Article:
I love criticizing Ned Yost. Seriously, it's genuinely one of my favorite things to do. Sometimes, it just seems like he's asking for it ...
The Yost-is-a-moron-for-pushing-back-Ventura's-start-just because-he-wanted-to-have-Guthrie-start-the-home-opener narrative is almost ubiquitous by now. Maybe something good could come out of it.
The Kansas City Star's new beat reporter, Andy McCullough, is sort of unversed in the infernal Nedness of Kansas City baseball. So naturally, he has been commenting on it more often now than he probably will once he's anesthetized by the shocking continuity of Ned's archaism. You kind of build up a tolerance for it.
McCullough published an article on Friday in which Ned attempts to explain his decision to use Yordano Ventura out of the bullpen over the next few days. Don't worry -- it appears to be an effort to keep his arm warm for his start scheduled for Tuesday. Maybe not the best idea ever had, but apparently, nothing fundamental about Ventura's role is changing.
However, after his comments about getting into Alcides Escobar's dome, Ned's decision to push back Yordano's first start of the year seems to make even less sense than most thought it did. Isn't he getting into Ventura's dome? Wouldn't it better to push back Jeremy Guthrie and his dome's start due to the fact that his dome is more impenetrable of a dome because it has been in the majors for a decade? Is that not the very nature of domes themselves?
Oh well. That's not what happened. Ventura's an adult. He'll probably be fine, and the Royals won.
It would've been more exciting to have Ventura pitch the game for obvious reasons, but Ned's decision to push back his start could be a harbinger of some collateral benefits.
Ventura is reportedly going to be limited to 180-200 innings this season. That's a good idea. He's only 22 and he's never pitched more than the 150 (total of AAA and MLB) in a single season. This organization is excited for 2014, so they have given him a pretty liberal innings total, and they even stated their intentions to bring Kyle Zimmer along in a way that will prepare him for a role with the team during a potential playoff push. Maybe they're too excited. If Ventura is limited to 200 innings tops -- which he should be -- and he doesn't get hurt, he'll be tapped out before the postseason.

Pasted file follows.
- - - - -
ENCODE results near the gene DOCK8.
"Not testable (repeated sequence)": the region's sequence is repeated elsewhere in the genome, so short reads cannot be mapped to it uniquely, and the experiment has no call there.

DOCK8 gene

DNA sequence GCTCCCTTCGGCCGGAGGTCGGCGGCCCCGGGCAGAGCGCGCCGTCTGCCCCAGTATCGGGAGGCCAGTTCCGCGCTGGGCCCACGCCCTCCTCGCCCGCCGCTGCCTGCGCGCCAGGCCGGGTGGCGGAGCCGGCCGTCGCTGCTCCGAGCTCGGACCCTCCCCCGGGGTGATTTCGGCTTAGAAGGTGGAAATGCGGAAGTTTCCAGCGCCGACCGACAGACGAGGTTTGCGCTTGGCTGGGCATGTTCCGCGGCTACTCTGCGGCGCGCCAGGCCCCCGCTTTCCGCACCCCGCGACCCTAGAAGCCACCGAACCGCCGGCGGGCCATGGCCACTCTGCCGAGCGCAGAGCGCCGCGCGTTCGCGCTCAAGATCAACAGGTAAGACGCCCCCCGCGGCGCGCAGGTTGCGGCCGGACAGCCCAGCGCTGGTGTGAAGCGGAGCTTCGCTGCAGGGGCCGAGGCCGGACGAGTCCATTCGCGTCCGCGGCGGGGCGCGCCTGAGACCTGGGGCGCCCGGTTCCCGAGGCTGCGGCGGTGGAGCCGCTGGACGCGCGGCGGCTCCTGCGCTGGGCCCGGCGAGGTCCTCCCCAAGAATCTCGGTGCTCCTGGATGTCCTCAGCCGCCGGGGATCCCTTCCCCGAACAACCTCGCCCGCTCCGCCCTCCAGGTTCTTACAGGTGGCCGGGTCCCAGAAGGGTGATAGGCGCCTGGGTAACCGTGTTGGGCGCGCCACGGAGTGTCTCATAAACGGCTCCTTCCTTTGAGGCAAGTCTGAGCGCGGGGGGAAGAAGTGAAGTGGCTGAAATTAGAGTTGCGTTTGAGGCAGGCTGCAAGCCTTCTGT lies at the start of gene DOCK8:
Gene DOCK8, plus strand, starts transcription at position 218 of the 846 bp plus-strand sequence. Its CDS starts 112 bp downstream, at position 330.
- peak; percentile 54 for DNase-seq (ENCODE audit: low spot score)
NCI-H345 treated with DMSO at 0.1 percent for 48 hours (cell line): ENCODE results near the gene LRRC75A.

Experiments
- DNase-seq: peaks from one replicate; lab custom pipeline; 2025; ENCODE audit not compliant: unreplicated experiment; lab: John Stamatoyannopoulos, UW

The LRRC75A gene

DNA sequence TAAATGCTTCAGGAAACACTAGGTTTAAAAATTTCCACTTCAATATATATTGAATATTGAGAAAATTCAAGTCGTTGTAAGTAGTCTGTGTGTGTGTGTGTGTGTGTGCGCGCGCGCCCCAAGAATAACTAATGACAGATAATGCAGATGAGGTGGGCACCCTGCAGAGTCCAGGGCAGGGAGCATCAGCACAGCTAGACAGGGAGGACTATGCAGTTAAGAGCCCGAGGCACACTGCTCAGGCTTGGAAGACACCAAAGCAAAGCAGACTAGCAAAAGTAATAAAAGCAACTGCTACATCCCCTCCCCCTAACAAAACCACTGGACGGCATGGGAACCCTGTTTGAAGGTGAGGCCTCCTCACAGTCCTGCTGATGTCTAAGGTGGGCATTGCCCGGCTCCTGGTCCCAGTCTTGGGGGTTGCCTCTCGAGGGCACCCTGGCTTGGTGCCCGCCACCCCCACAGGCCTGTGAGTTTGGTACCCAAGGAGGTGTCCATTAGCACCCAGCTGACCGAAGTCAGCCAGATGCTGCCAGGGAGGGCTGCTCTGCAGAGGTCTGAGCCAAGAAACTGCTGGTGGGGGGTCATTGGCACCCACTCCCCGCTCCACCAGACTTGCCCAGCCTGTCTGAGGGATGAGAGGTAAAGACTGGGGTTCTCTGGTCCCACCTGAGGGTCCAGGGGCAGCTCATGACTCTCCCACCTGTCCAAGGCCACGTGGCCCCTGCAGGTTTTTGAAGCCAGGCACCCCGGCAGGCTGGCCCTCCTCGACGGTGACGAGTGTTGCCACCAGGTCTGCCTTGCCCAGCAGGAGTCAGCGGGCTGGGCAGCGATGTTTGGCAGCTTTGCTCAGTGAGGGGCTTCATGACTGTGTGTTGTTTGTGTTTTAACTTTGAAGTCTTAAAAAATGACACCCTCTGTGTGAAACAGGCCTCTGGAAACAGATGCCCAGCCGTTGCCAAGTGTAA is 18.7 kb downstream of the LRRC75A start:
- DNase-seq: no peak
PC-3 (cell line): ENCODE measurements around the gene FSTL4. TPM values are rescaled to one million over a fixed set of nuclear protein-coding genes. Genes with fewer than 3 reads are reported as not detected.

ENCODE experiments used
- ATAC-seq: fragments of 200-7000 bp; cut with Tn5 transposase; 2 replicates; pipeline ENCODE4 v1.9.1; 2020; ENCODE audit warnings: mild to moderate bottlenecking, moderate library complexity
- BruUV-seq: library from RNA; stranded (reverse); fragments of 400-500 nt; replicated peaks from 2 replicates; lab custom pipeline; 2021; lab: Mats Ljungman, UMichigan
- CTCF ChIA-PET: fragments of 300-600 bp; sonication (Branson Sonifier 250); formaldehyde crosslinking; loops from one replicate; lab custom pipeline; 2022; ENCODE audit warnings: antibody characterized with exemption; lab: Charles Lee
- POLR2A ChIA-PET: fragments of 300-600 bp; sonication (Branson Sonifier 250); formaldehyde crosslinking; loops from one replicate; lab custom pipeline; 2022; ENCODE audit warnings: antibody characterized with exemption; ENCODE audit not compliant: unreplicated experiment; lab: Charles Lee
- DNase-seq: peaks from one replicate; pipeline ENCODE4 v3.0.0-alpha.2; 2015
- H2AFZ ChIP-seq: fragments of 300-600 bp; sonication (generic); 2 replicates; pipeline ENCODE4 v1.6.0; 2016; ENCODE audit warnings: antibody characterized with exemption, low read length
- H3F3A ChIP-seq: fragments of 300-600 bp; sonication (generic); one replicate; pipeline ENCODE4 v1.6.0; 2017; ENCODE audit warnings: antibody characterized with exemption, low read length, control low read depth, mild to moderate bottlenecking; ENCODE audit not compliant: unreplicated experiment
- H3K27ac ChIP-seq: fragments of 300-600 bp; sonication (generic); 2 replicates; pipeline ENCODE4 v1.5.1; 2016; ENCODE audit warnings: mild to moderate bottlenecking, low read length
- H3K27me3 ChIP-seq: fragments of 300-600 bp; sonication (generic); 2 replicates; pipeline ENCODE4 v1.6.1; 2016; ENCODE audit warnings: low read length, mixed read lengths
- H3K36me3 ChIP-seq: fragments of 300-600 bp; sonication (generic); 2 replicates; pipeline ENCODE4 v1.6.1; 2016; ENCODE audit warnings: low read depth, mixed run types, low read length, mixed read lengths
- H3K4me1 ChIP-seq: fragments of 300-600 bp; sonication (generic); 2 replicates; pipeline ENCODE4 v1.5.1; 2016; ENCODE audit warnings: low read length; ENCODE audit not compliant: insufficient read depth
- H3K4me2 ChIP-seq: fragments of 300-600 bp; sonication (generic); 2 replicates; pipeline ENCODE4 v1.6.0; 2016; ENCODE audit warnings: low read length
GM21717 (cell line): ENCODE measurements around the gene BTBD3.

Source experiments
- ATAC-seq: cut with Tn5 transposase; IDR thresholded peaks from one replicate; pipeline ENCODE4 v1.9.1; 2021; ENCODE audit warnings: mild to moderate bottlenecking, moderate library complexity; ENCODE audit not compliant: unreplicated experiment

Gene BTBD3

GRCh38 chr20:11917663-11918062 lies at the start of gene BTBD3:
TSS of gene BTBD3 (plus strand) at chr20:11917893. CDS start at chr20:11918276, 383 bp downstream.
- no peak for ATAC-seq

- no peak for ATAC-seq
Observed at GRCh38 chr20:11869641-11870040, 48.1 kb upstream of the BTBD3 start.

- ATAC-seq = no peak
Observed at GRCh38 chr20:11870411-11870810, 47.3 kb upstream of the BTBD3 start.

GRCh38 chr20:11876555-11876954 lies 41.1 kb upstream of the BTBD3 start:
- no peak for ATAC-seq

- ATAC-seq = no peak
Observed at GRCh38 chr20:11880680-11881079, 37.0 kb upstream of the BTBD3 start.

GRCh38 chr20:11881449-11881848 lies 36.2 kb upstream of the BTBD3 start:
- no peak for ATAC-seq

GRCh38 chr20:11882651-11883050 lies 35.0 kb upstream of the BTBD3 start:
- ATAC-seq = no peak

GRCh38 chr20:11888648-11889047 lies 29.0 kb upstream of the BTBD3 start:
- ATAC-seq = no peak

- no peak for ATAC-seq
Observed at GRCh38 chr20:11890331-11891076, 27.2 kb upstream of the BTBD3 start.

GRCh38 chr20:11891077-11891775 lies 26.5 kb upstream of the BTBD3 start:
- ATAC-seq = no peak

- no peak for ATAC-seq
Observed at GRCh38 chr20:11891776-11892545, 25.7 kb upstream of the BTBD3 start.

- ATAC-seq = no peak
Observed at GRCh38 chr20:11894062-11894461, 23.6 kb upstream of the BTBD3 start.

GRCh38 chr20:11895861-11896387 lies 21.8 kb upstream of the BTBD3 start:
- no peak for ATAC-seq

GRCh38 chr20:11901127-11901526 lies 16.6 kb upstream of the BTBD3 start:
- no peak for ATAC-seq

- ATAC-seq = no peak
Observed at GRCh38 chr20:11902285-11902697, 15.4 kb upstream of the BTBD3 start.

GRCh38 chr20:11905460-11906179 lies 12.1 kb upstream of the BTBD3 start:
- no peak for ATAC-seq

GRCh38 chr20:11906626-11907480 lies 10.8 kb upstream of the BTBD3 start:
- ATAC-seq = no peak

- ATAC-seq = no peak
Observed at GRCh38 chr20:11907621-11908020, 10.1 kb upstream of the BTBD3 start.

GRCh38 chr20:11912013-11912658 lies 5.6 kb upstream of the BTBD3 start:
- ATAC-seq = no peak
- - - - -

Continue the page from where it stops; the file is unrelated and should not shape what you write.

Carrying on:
Remember how the Nationals handled Stephen Strasburg in 2012? They shut him down for the year after 159⅓ innings in the midst of a playoff run. Washington lost in the Championship series, and Strasburg didn't pitch. Kansas City might not be as conservative with Ventura, but they might benefit from more of these Ned-gaffes -- but openly the ones that moderately moderate Ventura's innings.
If the Royals manage Ventura well, they can use a few off days and perhaps a few more of these limited bullpen stints to spread out his workload. Maybe then, he'll still be in top form if the team is in contention late in the season. After all, if he helps them get there, it probably be good to have him around when/if they finally arrive.
As the schedule stand right now, Ventura would start somewhere between 30 and 33 games this season if he's treated as a regular starter all season. The league average for innings pitched per start in 2013 was 5.9. That translates to somewhere between 180 and 200 innings if he matches that over the course of the season. Those are the exact parameters for his workload the team mentioned before the season started. And if he's better than average, he could reach that threshold sooner.
Here's the schedule with a few extra breaks (or Ned-gaffes) added in.
Ventura's starts are in yellow. This layout would take a few spot starts to execute, but the Royals have a pretty good candidate for such a role in Danny Duffy.
By whittling down Ventura's workload to 26 starts -- five in May and June, four in every other month -- the Royals could scale back his innings total to around 160, assuming he averages something close to the mean from a year ago. It's only four starts, or about 25 innings. Those innings could be pivotal to the Royals playoff chances, so having a less-than-Ventura starter out there could be a big downside to scaling him back.
However, the guys filling in for him wouldn't necessarily have to be of the P.J. Walters variety. James Shields can handle a fat workload -- and realistically, he's leaving after the year anyway; not that the team should try to burn his arm out, but squeezing an extra start or two into his Royals career before he leaves town forever would be nice. The other guys in the rotation (with a little Duffy mixed in) could fill in for the most part, and Zimmer might be a factor late in the season.
Maybe they had already planned to do something like this, or maybe it will happen as a byproduct of Ned's old school philosophy. Who knows? At the very least, Ned's decision to push Ventura back has saved them a few innings -- maybe even by accident.
I'm just as excited as the next guy to watch him pitch, but it'd be even cooler to watch him in the playoffs.
The Nationals were a exceptionally precautious with Strasburg, maybe too precautious, but the Royals probably shouldn't wait until Ventura tears a ligament in his elbow to think about his future. Even without an injury, the team could benefit this season by spreading out Ventura's workload.
Anyway, just thought it'd be nice to look at the potential for a silver lining instead of being negative 100% of the time -- just 99.9%.